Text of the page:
APA President: Siemens follows Siemens – Economy

Siemens boss Roland Busch will take charge of the Asia-Pacific Committee (APA) in the fall. Busch thus becomes the class spokesperson for the German economy in the Far East – as is so often the case with a Siemens executive. Heinrich von Pierer was its founding president in 1993 until the corruption scandal won out from office. Siemens chairman Peter Löscher then headed the committee. In the fall of 2018, Busch’s predecessor, Joe Kaeser, was elected president of the APA. And Busch now succeeds Kaeser. “Each country in the Asia-Pacific economic zone also offers great opportunities for the German economy,” said the designated boss of the APA. It is important to harness this potential. And his predecessor Kaeser added that China is the dominant engine in the region, which will have a major impact on world events in the decades to come.

What looks a bit like an ancestral farm is different in this case. Hardly any other member of the DAX board knows Asia and especially China as well as Busch, who has a doctorate in physics. Before taking the helm of Siemens, he was responsible for the group’s Asian activities for a time. Most importantly, the 56-year-old lived in Shanghai for a few years and headed the Siemens VDO automotive division, which has since been sold. Unlike many of his colleagues, he not only knows the five-star hotels and airport lounges in what is by far the region’s largest economy, but also the other part of China, where the facades don’t shine. no bright colors. the night. He took care of Chinese culture and society and speaks the language a little.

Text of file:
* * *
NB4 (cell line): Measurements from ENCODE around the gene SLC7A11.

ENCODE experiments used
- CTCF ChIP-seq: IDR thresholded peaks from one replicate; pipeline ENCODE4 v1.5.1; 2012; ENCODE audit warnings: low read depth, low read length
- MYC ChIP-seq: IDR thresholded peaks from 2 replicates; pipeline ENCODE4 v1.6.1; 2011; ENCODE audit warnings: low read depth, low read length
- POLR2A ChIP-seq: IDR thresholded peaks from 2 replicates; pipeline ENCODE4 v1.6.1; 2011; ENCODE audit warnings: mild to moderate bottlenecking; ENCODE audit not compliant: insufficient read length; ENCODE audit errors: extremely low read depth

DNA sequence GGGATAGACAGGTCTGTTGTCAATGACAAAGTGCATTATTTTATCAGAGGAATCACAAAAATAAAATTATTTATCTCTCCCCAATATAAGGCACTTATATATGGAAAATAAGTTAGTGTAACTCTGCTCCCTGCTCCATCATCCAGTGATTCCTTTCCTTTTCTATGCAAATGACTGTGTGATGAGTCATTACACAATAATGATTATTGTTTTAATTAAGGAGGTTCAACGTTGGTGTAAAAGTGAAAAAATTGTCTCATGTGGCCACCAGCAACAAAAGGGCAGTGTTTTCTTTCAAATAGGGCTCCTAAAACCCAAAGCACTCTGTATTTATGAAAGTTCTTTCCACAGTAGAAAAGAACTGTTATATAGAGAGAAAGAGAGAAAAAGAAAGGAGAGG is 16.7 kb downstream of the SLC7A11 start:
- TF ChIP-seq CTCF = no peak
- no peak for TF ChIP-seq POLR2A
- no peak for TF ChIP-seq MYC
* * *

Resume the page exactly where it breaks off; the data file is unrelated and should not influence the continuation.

This is important because the relationship between the German economy and China has become complicated. The booming country, where until a few years ago growth rates were higher than anywhere else in the world, has become a strategic competitor that promotes its own businesses – not always with fair means. Foreign companies are regularly disadvantaged in tenders. Many foreign companies have also been invited to set up party cells in their factories, that is, branches of the Communist Party. And then a few weeks ago the apparatus introduced an anti-sanctions law which threatens to seriously change the business relations of foreign companies in the People’s Republic. Anyone who adheres to the sanctions imposed by the US government on Chinese companies for human rights violations, for example, should expect consequences in people’s courts. Busy time for the new boss of the APA.

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